United States District Court, E.D. Michigan, Southern Division
THEODORE J. VISNER, Plaintiff,
ISABELLA COUNTY, ERIC JANES, and THE JUDICIAL TENURE COMMISSION, Defendants.
ORDER DISMISSING THE COMPLAINT
GEORGE CARAM STEEH UNITED STATES DISTRICT JUDGE
matter has come before the Court on plaintiff Theodore J.
Visner's pro se complaint for monetary,
declaratory, and injunctive relief under 42 U.S.C.
§§ 1983, 1985, and 1988. Plaintiff is a state
prisoner at Parnall Correctional Facility in Jackson,
Michigan. The defendants are: Isabella County, Michigan; Eric
Janes, a state court judge in Isabella County; and the
Michigan Judicial Tenure Commission. In his statement of
facts, plaintiff alleges that, in August of 2015, he and his
wife Kathy Smith were summoned to the Isabella County
Courthouse as co-defendants in an eviction proceeding. Judge
Janes presided over the matter, and he apparently challenged
plaintiff's and Ms. Smith's standing to raise an
argument because he did not realize that the couple was
married. Plaintiff contends that, before he could appeal
Judge Janes' ruling, the Isabella County Sheriff's
Department raided his home, stole his computers, and threw
his other property in dumpsters. According to plaintiff, the
home was raided again in 2018.
seeks relief on the basis that Judge Janes acted unlawfully,
fraudulently, and maliciously to deprive him of rights
secured by the state and federal Constitutions. Plaintiff
also appears to allege that the Judicial Tenure Commission
and Isabella County failed to take corrective action against
Judge Janes and that all the defendants conspired to deprive
him of his constitutional rights. He sues the defendants in
their official and individual capacities.
the Prison Litigation Reform Act of 1996, federal district
courts must screen an indigent prisoner's complaint and
dismiss the complaint if it is frivolous, malicious, fails to
state a claim for which relief can be granted, or seeks
monetary relief from a defendant who is immune from such
relief. 28 U.S.C. §§ 1915(e)(2)(B) and 1915A;
Flanory v. Bonn, 604 F.3d 249, 252 (6th Cir. 2010);
Smith v. Campbell, 250 F.3d 1032, 1036 (6th Cir.
2001). A complaint is frivolous if it lacks an arguable basis
in law or in fact. Neitzke v. Williams, 490 U.S.
319, 325 (1989). “A complaint is subject to dismissal
for failure to state a claim if the allegations, taken as
true, show the plaintiff is not entitled to relief.”
Jones v. Bock, 549 U.S. 199, 215 (2007).
a complaint “does not need detailed factual
allegations, ” the “[f]actual allegations must be
enough to raise a right to relief above the speculative level
on the assumption that all the allegations in the complaint
are true (even if doubtful in fact).” Bell Atlantic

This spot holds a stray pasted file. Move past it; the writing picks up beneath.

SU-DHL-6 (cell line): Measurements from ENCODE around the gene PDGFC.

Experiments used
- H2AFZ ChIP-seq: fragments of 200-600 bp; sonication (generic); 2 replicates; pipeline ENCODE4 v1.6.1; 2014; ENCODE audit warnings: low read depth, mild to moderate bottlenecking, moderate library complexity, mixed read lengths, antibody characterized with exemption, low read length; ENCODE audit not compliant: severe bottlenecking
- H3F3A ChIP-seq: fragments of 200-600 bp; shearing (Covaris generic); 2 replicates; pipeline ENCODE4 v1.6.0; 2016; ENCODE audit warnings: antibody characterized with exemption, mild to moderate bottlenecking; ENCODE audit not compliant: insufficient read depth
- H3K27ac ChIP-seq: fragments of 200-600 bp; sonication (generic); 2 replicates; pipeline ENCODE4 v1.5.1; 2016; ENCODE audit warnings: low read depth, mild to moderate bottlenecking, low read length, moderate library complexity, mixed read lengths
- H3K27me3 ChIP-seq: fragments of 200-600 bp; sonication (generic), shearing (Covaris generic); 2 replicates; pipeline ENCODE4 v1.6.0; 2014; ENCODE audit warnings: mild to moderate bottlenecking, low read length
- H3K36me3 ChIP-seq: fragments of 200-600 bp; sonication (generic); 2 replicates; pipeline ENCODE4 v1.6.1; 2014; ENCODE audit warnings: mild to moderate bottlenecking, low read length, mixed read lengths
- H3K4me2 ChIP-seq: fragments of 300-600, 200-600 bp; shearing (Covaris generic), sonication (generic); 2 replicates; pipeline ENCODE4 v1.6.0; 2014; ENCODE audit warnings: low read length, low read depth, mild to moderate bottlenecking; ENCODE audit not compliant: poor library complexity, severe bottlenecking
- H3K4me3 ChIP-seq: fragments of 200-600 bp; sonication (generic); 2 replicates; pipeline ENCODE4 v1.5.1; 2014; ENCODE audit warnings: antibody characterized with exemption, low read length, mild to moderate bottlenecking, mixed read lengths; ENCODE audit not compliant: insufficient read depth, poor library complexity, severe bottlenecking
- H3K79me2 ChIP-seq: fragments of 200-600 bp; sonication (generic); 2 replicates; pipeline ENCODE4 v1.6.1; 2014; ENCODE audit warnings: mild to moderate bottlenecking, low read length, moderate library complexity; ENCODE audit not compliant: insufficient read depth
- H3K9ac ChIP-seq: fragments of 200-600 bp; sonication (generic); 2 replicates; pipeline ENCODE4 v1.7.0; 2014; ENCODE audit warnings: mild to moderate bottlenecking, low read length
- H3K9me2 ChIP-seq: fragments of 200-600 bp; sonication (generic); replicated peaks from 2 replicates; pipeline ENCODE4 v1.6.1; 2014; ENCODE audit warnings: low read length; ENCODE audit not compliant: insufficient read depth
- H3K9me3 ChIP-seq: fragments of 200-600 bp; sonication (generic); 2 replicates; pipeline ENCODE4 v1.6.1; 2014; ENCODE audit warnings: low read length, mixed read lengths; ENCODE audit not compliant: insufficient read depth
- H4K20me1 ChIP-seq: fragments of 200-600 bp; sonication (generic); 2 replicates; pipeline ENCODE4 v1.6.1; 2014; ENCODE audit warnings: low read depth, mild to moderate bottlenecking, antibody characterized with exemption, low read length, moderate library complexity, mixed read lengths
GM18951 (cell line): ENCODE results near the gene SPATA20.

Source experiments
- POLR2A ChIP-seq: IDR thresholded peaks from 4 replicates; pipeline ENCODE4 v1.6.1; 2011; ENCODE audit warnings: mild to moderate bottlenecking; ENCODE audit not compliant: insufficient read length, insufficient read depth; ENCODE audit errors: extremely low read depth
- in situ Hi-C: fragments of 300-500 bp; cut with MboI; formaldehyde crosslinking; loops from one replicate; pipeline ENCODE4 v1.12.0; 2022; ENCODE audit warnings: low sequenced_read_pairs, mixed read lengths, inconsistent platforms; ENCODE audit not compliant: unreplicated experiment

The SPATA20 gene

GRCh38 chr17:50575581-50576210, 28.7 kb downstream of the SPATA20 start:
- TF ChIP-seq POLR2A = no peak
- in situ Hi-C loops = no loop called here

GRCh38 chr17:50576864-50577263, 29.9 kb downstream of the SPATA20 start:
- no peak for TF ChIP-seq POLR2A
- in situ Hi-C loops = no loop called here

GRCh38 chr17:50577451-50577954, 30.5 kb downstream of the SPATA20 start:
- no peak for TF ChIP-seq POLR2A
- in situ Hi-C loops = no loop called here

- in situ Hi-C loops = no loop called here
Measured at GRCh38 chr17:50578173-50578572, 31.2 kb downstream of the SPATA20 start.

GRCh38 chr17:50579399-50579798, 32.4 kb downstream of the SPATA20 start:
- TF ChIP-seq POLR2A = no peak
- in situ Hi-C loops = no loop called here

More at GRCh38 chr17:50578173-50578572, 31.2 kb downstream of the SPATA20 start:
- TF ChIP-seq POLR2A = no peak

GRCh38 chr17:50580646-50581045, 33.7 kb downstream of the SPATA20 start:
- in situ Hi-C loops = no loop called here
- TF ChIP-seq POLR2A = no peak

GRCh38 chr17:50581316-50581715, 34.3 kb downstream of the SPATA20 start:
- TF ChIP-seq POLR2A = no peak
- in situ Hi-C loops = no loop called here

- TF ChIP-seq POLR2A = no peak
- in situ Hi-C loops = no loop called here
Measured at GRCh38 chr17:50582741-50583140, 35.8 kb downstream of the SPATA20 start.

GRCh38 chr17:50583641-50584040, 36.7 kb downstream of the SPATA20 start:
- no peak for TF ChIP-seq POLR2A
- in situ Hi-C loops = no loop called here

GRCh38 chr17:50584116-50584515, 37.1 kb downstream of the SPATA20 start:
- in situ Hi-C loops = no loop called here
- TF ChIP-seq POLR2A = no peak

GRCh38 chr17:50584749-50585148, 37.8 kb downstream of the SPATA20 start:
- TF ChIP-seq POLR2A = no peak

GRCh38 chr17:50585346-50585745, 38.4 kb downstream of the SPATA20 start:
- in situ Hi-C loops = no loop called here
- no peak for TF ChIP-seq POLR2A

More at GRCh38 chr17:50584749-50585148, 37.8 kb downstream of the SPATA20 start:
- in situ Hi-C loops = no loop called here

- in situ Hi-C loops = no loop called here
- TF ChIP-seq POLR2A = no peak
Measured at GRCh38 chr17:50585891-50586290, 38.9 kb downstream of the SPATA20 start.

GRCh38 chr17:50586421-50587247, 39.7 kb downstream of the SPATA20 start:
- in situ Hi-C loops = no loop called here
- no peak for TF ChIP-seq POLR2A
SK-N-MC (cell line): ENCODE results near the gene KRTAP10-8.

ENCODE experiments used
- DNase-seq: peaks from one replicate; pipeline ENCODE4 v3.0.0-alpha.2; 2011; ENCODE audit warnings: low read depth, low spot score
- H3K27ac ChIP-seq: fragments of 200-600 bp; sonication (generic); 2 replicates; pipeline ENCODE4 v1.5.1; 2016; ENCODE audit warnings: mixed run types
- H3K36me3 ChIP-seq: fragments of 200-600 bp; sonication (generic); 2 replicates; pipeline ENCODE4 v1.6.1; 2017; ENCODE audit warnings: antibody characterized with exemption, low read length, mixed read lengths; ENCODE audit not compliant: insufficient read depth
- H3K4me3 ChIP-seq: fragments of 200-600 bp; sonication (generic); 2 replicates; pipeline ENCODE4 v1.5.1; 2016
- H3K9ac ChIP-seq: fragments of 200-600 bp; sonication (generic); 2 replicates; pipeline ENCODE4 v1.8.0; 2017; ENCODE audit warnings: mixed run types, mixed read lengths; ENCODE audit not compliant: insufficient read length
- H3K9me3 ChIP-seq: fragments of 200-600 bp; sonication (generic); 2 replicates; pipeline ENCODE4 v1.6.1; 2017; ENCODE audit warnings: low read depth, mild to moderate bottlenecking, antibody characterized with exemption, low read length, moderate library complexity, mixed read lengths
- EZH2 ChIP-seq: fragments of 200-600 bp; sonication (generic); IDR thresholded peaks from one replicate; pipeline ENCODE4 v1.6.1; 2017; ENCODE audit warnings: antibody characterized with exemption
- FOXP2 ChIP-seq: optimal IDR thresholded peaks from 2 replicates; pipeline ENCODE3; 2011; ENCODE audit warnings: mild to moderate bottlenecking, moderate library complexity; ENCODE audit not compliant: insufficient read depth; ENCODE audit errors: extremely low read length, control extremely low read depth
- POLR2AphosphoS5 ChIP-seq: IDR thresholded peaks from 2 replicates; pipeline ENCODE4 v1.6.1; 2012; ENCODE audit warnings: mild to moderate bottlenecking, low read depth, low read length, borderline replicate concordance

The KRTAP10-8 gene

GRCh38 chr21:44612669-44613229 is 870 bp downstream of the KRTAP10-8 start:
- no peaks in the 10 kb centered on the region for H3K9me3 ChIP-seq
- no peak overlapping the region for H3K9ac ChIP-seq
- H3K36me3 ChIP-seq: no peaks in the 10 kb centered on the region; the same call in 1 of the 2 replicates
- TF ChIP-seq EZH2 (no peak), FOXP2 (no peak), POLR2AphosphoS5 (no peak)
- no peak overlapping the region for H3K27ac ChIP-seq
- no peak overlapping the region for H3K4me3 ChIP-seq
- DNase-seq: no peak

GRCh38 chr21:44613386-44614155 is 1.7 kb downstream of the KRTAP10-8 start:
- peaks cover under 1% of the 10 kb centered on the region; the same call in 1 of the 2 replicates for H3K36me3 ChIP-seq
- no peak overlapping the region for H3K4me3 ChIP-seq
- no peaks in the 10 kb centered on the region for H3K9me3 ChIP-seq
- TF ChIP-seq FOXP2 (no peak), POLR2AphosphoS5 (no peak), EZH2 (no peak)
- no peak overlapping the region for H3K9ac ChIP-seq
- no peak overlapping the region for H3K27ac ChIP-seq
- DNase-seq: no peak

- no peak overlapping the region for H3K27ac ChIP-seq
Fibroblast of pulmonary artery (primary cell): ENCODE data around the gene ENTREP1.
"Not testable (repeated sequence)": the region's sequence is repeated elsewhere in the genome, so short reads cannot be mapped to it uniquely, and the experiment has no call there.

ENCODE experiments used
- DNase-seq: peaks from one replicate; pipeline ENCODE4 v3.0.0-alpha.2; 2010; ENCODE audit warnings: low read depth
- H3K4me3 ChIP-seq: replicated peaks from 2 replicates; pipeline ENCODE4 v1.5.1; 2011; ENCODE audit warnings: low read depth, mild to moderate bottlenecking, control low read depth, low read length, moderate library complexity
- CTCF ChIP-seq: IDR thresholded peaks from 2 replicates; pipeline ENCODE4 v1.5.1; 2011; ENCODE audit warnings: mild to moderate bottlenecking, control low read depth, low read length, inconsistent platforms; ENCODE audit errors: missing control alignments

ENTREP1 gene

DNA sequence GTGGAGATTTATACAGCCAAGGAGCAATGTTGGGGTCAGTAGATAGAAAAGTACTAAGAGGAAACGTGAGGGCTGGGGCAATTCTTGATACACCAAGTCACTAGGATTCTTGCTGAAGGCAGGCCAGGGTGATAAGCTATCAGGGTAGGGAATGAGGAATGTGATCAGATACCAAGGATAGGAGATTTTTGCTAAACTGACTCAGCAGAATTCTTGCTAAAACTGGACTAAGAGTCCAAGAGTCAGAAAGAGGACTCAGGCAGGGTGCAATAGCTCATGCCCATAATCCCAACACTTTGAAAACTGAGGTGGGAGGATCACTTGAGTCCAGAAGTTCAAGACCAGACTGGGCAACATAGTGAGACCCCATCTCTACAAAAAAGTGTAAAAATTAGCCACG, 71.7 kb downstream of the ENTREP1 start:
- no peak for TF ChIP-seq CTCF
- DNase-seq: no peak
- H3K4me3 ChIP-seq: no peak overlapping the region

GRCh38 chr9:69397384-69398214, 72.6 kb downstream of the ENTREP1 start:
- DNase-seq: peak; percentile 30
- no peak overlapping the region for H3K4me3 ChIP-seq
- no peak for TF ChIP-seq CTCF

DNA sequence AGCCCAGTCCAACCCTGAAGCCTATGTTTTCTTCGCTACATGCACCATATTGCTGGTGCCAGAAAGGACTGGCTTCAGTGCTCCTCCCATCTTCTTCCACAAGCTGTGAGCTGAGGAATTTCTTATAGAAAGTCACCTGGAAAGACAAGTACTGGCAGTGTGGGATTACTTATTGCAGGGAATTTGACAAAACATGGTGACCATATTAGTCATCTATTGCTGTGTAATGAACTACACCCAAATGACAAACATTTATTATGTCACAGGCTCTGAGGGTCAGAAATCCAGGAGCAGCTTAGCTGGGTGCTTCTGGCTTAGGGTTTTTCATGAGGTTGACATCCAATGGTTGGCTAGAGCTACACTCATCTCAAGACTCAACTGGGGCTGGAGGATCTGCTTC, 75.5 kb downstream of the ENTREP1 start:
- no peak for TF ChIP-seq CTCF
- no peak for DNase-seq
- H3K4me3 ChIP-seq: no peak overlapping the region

Corp. v. Twombly, 550 U.S. 544, 555 (2007) (footnote and
citations omitted). In other words, “a complaint must
contain sufficient factual matter, accepted as true,
‘to state a claim to relief that is plausible on its
face.' ” Ashcroft v. Iqbal, 556 U.S. 662,
678 (2009) (quoting Twombly, 550 U.S. at 570).
“A claim has facial plausibility when the plaintiff
pleads factual content that allows the court to draw the
reasonable inference that the defendant is liable for the
misconduct alleged.” Id. (citing
Twombly, 550 U.S. at 556).
frames the issue in this case as whether Judge Janes could
deny him and his wife standing in a summary action to evict
them and then give away their home. This claim is dubious
because “[j]udges generally speaking have broad
immunity from being sued.” Norfleet v. Renner,
924 F.3d 317, 319 (6th Cir. 2019) (citing Mireles v.
Waco, 502 U.S. 9, 9, 112 S.Ct. 286, 116 L.Ed.2d 9 (1991)
(per curiam), and Bradley v. Fisher, 80 U.S. (13
Wall. 335, 351-52 (1871)). Judicial immunity does not extend
to everything a judge does, id., but judicial
is overcome in only two sets of circumstances. First, a judge
is not immune from liability for nonjudicial actions,
i.e., actions not taken in the judge's judicial
capacity. Second, a judge is not immune for actions, though
judicial in nature, taken in the complete absence of all
Mireles, 502 U.S. at 11-12 (internal and end
statement of facts indicates that Judge Janes was acting in
his judicial capacity when he presided over the eviction
proceeding, and plaintiff is not challenging Judge Janes'
jurisdiction in the state-court matter. Instead, plaintiff is
challenging Judge Janes' ruling on the standing issue in
the state case. Because rendering a decision on legal issues
is a judicial function, and because a judge's
“orders may not serve as a basis for a civil action for
damages, ” Brookhart v. Rohr, 385 Fed.Appx.
67, 70 (3d Cir. 2010), Judge Janes is immune from suit.
Judicial immunity applies even though plaintiff alleges that
Judge Janes acted maliciously. Brookings v. Clunk,
389 F.3d 614, 617 (6th Cir. 2004) (citing Pierson v.
Ray, 386 U.S. 547, 554 (1967), and Mireles, 502
U.S. at 11). The Court, therefore, dismisses Judge Janes from
The Judicial ...